Wed Jul 12, 7:09 PM ET
WEDNESDAY, July 12 (HealthDay News) — Mice that received a single therapeutic dose of radiation — comparable to a single dose of radiation received by human cancer patients — lost as much as 39 percent of the spongy portion of their inner bone, researchers report.
That loss reduced the inner bone’s weight-bearing connections by up to 64 percent, the research team added.
While the results of this mouse study cannot be directly applied to humans, it does raise potential concerns about cancer patients receiving radiation therapy and radiation exposure for astronauts on long space flights, the researchers noted.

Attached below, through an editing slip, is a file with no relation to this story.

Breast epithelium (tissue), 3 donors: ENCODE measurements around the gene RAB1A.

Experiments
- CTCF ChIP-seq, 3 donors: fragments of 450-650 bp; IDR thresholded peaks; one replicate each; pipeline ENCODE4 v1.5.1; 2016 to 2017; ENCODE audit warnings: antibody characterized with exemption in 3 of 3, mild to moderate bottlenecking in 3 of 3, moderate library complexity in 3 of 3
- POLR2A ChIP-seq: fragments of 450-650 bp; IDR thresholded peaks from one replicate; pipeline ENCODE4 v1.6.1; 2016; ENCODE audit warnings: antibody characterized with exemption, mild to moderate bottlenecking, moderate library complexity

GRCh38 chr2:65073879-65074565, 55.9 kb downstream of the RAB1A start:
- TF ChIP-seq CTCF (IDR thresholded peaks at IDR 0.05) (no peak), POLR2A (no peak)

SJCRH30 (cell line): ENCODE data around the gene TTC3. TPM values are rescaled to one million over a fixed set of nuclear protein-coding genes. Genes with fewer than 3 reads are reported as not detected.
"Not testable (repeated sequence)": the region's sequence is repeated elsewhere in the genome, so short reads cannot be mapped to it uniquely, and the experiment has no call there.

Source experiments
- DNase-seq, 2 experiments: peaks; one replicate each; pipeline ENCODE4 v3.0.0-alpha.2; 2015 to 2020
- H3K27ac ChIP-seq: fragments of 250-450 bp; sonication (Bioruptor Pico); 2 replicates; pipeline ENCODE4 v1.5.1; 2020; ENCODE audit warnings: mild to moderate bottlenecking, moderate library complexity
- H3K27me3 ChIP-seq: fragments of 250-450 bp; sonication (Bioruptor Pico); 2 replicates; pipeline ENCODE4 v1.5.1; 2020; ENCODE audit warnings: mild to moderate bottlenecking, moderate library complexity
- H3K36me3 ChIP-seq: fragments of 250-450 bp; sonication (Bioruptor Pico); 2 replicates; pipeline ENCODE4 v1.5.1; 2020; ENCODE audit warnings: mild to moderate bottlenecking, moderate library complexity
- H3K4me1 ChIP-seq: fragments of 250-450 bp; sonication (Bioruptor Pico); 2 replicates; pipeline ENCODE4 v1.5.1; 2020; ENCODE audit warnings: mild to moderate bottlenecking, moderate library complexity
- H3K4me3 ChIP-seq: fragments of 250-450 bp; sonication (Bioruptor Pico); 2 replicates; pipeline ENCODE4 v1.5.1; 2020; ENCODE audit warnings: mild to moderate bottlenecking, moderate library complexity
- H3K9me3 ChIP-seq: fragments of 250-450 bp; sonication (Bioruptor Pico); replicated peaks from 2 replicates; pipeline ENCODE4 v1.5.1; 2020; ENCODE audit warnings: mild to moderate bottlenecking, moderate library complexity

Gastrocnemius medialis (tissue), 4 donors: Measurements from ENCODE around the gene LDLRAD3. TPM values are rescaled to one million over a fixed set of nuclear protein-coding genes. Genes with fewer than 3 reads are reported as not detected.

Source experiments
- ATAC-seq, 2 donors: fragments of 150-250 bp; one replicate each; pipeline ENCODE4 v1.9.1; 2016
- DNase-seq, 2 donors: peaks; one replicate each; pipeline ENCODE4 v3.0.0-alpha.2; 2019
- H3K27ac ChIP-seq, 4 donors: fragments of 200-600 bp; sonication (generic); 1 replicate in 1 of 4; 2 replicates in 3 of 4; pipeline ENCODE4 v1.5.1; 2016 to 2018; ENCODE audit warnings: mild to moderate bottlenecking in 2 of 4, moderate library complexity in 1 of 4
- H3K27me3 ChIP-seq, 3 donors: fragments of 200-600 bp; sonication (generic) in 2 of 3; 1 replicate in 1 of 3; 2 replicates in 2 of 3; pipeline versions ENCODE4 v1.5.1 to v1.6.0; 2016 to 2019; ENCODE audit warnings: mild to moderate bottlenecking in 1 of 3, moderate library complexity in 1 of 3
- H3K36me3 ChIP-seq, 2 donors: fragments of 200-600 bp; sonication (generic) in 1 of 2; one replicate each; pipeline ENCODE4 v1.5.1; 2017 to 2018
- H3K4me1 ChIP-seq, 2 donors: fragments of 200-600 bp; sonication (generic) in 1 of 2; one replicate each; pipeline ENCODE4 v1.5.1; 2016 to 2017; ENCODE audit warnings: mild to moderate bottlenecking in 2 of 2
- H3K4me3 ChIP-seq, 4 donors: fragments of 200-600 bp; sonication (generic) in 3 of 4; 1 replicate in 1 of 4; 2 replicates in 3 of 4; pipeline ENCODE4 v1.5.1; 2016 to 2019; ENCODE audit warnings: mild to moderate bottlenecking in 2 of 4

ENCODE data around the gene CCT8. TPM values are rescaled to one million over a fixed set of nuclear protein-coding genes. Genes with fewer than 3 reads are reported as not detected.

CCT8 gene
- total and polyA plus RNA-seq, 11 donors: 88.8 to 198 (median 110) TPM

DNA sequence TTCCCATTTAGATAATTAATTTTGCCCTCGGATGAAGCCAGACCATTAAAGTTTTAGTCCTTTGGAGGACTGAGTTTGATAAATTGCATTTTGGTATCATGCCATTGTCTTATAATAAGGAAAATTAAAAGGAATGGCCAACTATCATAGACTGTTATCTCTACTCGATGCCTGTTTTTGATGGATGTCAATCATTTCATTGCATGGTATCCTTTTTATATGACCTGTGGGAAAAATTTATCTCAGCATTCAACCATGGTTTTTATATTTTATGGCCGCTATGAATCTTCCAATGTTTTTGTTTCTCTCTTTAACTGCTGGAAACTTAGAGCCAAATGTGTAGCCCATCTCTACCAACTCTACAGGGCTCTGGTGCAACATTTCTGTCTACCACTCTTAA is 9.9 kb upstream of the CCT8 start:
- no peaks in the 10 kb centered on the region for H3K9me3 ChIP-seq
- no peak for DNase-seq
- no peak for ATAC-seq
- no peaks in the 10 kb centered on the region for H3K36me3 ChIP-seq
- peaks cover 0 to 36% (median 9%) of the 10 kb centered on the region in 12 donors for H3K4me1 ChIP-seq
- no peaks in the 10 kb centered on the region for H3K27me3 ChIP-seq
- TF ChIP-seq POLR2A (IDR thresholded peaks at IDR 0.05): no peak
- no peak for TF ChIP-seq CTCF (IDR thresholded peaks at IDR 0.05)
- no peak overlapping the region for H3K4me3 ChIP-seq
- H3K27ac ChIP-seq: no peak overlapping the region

“We were really surprised at the extent of bone loss,” lead researcher Ted A. Bateman, a Clemson University bioengineer who studies bone biomechanics, said in a prepared statement. “We’re seeing bone loss at much lower doses of radiation than we expected.”
His team published the findings online in the Journal of Applied Physiology.
The mice in the study received a single 2 Gray (Gy) dose, which is comparable to the single 1-2 Gy dose received by cancer patients, who receive a series of doses over the course of their treatment, for a total of between 10 to 70 Gy.
The mice suffered a loss of trabecular bone, the spongy area of bone inside the dense outer cortical bone.
“It’s interesting that the trabecular bone, not the cortical bone, suffered the damage,” Bateman said.
The loss of spongy bone results in a less efficient bone support structure, making the bone more susceptible to fractures, the researchers said.